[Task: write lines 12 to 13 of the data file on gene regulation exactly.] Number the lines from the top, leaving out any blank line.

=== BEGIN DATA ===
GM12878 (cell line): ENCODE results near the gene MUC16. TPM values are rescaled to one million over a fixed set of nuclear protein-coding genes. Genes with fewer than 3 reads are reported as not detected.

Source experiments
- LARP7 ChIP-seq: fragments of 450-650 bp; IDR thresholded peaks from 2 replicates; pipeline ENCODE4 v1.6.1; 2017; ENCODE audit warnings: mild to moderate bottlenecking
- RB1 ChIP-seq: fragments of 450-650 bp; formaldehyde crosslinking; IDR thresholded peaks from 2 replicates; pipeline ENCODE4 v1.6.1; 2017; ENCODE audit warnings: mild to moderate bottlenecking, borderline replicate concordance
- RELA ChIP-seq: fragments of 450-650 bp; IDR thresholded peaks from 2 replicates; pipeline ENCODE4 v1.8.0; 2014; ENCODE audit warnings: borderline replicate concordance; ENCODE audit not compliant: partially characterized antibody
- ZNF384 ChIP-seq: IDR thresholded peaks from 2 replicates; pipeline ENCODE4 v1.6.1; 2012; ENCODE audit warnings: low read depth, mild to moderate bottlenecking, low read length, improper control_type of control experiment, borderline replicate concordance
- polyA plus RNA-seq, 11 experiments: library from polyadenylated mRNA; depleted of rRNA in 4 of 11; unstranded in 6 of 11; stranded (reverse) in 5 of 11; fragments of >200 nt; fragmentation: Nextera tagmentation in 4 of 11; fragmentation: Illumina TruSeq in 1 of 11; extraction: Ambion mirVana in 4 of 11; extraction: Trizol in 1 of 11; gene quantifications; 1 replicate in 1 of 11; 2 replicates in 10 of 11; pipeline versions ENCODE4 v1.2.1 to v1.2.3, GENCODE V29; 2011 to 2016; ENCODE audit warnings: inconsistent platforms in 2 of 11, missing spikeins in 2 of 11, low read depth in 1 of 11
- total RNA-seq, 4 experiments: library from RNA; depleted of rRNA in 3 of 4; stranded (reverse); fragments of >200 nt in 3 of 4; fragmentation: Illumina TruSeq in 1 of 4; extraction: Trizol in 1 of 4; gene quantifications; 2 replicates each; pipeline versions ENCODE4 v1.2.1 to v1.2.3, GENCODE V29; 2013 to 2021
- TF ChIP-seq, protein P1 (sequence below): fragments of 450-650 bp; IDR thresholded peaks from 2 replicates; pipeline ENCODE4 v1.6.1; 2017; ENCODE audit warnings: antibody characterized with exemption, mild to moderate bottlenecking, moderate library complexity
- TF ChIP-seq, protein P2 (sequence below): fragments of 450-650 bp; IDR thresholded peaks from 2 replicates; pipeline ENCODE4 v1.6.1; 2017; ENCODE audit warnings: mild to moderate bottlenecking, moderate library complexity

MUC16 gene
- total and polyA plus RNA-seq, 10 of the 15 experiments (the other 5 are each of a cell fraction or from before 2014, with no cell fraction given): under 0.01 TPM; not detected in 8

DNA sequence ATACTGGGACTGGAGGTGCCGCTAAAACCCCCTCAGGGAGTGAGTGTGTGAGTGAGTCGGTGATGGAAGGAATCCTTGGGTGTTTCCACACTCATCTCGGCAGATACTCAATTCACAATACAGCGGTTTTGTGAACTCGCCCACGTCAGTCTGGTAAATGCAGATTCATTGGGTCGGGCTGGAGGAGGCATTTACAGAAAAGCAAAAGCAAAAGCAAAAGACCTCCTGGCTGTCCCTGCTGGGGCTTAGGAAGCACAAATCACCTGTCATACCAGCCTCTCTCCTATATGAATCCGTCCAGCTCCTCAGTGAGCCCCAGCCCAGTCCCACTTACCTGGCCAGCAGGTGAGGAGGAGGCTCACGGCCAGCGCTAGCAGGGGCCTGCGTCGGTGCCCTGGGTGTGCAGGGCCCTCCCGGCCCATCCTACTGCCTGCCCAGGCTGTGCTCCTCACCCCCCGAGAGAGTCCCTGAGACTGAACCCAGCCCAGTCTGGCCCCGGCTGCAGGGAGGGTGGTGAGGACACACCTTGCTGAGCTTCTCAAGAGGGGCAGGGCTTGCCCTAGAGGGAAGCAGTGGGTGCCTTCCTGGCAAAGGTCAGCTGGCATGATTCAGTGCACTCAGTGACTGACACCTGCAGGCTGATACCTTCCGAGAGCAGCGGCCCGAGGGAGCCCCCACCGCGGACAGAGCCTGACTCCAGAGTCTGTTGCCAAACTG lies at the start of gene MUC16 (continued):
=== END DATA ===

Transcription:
- total and polyA plus RNA-seq, 10 of the 15 experiments (the other 5 are each of a cell fraction or from before 2014, with no cell fraction given): under 0.01 TPM; not detected in 8

DNA sequence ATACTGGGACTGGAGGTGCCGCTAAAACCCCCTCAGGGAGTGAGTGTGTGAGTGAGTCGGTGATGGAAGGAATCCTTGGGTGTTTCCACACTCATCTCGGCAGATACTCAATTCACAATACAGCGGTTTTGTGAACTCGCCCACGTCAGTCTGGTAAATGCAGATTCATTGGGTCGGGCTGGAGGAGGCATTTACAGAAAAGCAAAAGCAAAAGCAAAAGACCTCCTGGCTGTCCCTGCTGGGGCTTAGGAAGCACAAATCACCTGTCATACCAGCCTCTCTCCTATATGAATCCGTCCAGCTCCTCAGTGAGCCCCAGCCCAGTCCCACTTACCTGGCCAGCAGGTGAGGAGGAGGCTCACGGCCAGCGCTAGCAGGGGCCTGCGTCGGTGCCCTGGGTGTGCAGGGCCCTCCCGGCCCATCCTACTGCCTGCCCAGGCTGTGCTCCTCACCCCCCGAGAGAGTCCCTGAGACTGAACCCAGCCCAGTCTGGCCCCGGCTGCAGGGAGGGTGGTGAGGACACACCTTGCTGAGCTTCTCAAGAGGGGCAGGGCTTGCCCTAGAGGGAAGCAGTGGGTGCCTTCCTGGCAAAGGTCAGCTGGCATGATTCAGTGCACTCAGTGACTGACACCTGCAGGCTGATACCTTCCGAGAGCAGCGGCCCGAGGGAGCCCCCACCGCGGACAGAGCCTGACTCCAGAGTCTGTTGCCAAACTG lies at the start of gene MUC16 (continued):